La Catarina
DIego Rivera’s  “portrait” of Catarina popularized her in this 1946 mural.
The Kid-Diego Rivera. Wiki Creative Commons Lic.
The Kid-Diego Rivera. Wiki Creative Commons Lic.
The spirits of the deceased are thought to pay a visit to their families during DoD and the families prepare an altar, another icon, for them. The altar is used to hold offerings, or ofrendasfor the departed. Their favorite foods, photos, and mementos are often placed on the altar together with items the deceased enjoyed:  toys, candy, liquor, hobbies, etc. A bar of soap, towel, bowl of water and other grooming items are traditionally left at the altar with the belief that the dead have been on a long journey and would like to refresh themselves. 
Day of the Dead Altar-Mexico, Wiki Images
Day of the Dead Altar-Mexico, Wiki Images
An icon that celebrates the indigenous roots are the Four Elements: wind, water, earth and fire are often represented on the altar. Wind is sometimes signified by papel picado that moves in the breeze. Candles depict fire, food represents earth, and liquids represent water. The cempasuchitl (Mexican Marigold) is an Aztec tradition, and another icon, which says that the twenty-petal flower attracts souls to the altars.
In the last ten years, Day of the Dead celebrations include both traditional and political elements, such as altars to honor the victims of the Iraq War. There are updated, inter-cultural versions of the Day of the Dead such as the event at the Hollywood Forever Cemetery, (a very cool website). This year the Smithsonian Institute has a celebration-on 3D! 
Smithsonian Institute
Smithsonian Institute Dia De Los Muertos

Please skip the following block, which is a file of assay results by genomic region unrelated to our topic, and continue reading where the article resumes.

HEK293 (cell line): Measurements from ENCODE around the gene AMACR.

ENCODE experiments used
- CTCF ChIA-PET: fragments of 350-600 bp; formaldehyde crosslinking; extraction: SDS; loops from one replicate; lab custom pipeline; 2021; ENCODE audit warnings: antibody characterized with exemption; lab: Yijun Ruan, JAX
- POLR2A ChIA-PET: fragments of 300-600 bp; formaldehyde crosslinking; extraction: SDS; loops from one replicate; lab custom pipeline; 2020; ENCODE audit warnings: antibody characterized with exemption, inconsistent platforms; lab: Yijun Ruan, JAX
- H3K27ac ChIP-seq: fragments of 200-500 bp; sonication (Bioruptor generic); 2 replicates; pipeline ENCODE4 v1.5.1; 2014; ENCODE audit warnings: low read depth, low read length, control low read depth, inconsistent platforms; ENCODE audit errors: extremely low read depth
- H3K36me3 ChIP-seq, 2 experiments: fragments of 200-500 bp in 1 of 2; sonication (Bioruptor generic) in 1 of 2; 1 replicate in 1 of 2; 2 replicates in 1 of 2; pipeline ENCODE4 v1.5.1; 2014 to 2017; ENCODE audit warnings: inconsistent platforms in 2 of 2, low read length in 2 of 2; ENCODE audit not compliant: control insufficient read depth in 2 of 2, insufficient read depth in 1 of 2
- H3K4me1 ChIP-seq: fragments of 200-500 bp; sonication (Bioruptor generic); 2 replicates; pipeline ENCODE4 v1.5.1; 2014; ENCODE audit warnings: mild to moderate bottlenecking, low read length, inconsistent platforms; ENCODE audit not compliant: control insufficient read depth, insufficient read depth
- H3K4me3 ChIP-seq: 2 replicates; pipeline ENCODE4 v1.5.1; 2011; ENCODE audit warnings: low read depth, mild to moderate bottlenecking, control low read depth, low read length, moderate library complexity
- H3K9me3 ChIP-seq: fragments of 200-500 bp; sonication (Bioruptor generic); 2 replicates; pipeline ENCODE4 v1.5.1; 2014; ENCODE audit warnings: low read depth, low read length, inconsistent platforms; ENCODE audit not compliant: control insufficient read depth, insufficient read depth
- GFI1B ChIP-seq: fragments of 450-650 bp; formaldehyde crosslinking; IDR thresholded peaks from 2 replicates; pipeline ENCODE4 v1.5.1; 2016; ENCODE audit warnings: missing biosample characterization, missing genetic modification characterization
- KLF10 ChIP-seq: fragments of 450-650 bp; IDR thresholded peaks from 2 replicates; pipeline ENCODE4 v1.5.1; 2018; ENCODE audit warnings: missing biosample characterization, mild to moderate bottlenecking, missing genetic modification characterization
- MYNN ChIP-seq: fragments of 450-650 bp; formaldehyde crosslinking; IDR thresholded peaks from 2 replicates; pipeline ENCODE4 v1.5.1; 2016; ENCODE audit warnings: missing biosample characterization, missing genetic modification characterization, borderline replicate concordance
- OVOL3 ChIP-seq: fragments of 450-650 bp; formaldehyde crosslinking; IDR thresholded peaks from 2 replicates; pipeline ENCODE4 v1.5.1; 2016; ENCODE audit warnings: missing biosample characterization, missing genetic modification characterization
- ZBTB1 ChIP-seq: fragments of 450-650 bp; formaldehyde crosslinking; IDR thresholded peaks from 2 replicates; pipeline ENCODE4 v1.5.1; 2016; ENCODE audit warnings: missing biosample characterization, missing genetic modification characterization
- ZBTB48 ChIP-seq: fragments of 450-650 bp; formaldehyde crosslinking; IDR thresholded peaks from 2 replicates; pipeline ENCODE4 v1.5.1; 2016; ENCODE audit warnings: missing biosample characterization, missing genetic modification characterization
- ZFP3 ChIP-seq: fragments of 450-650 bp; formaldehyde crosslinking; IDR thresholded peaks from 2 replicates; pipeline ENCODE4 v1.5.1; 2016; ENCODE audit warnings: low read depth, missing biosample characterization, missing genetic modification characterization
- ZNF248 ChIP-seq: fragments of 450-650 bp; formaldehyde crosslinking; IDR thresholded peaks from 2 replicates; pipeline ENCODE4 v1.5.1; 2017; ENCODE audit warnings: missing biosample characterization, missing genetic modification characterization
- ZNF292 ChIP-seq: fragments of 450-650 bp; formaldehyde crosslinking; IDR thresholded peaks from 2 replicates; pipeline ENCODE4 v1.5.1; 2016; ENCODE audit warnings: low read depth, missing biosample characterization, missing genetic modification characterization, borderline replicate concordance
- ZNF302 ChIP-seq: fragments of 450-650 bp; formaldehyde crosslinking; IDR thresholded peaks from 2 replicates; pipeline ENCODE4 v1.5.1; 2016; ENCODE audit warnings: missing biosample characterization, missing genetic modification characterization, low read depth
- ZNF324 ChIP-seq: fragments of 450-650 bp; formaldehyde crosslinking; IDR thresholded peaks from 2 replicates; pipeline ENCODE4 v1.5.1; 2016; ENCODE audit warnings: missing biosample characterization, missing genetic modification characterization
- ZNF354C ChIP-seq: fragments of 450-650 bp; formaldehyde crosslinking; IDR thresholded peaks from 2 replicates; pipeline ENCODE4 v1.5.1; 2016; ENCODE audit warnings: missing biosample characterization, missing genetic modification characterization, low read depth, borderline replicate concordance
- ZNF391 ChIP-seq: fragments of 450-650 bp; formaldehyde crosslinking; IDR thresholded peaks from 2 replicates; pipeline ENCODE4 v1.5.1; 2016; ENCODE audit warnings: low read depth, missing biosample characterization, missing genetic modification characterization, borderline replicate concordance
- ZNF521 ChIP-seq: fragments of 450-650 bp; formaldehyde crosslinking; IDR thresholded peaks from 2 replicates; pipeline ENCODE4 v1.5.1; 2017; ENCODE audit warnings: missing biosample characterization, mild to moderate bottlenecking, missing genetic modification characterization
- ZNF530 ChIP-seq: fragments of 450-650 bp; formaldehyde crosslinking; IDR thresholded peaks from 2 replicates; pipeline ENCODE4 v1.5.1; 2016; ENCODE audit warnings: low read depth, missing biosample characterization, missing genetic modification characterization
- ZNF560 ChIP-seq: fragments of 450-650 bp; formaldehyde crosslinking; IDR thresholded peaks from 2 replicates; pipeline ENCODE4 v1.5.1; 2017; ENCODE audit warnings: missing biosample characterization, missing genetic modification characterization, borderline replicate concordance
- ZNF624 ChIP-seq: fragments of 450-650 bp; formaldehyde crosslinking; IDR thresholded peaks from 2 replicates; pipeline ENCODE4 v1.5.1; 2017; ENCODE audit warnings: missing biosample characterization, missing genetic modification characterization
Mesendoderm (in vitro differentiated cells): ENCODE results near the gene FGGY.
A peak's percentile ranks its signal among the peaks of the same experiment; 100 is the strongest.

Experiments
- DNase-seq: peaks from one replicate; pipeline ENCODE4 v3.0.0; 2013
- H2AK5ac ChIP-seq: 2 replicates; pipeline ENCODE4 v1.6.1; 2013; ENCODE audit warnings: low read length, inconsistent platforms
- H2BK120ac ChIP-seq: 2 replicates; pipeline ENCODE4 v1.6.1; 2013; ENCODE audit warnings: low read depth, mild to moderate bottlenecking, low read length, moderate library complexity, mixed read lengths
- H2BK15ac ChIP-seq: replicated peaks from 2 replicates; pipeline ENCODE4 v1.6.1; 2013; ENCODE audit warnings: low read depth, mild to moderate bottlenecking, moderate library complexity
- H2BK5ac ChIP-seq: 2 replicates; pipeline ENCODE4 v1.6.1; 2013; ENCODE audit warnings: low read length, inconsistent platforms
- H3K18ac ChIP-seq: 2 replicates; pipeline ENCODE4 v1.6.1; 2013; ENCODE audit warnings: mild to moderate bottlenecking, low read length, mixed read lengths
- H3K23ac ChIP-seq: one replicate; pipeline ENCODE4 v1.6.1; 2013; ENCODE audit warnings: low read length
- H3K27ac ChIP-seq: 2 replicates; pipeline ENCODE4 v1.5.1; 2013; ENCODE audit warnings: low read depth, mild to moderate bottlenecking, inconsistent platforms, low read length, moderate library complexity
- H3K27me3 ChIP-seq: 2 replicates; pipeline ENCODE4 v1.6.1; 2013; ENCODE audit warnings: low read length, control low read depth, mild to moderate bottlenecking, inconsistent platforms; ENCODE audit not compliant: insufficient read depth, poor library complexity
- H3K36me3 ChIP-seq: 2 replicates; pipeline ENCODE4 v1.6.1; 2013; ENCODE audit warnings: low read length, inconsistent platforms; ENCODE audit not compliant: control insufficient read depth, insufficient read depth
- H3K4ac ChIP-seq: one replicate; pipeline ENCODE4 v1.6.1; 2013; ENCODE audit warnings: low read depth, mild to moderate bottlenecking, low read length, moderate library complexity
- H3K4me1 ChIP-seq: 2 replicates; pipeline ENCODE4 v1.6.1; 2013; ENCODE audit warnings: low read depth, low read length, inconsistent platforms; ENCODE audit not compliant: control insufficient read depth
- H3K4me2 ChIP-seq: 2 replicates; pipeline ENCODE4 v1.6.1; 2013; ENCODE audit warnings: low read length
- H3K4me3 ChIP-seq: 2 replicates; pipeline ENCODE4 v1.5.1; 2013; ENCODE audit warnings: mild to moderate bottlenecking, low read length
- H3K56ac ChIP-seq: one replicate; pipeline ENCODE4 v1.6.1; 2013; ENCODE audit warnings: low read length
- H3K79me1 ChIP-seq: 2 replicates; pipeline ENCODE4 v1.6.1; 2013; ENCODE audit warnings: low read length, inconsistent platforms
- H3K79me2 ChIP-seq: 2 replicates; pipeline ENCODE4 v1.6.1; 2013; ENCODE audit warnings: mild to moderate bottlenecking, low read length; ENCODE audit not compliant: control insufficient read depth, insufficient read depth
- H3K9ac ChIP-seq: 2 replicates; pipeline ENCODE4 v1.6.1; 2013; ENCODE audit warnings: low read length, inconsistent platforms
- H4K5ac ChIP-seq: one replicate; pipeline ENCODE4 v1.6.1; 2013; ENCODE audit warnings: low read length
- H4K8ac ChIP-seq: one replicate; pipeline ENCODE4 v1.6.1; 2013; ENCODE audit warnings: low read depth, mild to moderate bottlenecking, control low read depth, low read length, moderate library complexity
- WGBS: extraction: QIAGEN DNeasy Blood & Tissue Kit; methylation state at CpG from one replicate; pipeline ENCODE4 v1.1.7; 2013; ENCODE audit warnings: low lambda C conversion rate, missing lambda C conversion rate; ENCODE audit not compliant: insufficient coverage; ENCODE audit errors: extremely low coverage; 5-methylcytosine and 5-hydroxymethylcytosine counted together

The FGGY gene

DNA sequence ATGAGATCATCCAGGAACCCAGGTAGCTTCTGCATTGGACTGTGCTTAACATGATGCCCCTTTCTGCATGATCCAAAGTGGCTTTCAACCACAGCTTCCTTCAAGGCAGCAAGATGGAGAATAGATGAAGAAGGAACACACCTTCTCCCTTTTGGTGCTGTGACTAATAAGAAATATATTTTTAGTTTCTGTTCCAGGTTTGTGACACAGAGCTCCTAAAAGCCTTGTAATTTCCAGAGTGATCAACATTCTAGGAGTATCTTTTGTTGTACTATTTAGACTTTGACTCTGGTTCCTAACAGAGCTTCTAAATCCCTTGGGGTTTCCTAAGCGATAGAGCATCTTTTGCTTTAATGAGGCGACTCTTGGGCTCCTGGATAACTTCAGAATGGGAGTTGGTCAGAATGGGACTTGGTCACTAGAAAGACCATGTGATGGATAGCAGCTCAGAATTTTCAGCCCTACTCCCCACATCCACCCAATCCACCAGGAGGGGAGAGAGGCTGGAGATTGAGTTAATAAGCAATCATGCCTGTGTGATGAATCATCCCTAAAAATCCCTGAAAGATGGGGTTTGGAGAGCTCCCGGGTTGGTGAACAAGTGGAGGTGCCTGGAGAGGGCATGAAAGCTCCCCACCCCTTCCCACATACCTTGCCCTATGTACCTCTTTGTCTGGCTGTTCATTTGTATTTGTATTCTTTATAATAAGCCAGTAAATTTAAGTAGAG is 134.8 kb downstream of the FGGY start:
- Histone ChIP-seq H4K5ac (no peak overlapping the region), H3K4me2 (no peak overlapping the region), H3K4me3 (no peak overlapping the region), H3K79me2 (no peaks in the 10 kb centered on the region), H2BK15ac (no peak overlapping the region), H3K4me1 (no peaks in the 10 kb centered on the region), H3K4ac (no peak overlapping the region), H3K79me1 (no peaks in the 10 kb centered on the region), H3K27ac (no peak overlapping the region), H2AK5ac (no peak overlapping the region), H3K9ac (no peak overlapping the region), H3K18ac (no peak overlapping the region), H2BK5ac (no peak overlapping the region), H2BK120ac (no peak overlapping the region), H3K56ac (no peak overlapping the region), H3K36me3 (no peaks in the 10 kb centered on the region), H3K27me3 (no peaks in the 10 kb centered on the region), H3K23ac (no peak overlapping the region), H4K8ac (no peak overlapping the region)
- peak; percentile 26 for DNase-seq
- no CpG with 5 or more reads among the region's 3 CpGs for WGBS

The DDLM’s has become more widely known and accepted. Although I didn’t grow up with DDLM’s, I did grow up with small altars in our home, where we did have statues and prayed for the departed throughout the year. This was more in the tradition of Catholicism.

This year, like the last three years, I’m attending a DDLM party at the Ventura County Museum, which features crafts, altars, drinks and dancing. Whichever way you honor your loved ones and those who have departed, may you have a memorable Dia de los Muertos.

Chingonas, poetry, poets, Uncategorized

Braiding Words into Poems

gettyimages.com
gettyimages.com

It was at the AROHO retreat when words began to jam the inside of my head, seeking the way out, like never before. I wrote my first poem while I was in a workshop with Jillian Lauren , who taught “Writing on the Edge.” Two days later I had two more poems. I thought in verse without knowing or trying.

Maybe it was the gorgeous landscape around me, coupled with the synergy of wise wonderful women (bien Chingonas) attending the retreat, or maybe it was the spirit of Ghost Ranch and the motto of New Mexico: “The Land of Enchantment.”

Since returning from New Mexico, five weeks ago, six more poems have leaked out of me. The one below came to me in the middle of the night, a few days after I returned from AROHO. My critique group, Women Who Write, helped me form the poem into something a little more coherent.

The original name of the poem was Braids, but today, in honor of National Poetry Day and NPMonth, I retitled it to post on a blog I happened to stumble upon, Poetic Bloomings. The task was to write a poem about composing a poem. The prize is a book of poetry (and you know I love free books).

Poems

Braid words
to reach across
expanse of experiences

Pull together strands
of pain, joy
sadness, hope,
wisdom, love
bit by bit, strand by strand

Form strength
tighter, stronger, thicker
criss cross
hand over hand
fingers nimble
fast, slow

Pull together
thick cords
ropes of strength

Sycamore trees, Oxnard, CA
Sycamore trees, Oxnard, CA

On my walk yesterday,  I came upon a Sycamore, usually the only trees in the whole neighbor and my coastal city, which give evidence that autumn has arrived. Among the palm trees and drought resistant plants, the Sycamores stand out in their demise, brilliantly. A red leaf dropped in front of me and ‘walked’ like a starfish across my path.

Starfish on Asphalt
Starfish on Asphalt

Starfish on Asphalt

From the depths of an ocean

coastal winds blew you near

a starfish on asphalt

for me to see.

Crawling,

moving towards others,

huddling in the cold,

dying in color.

A fish out of water

to return

next spring

huddled leaves
huddled leaves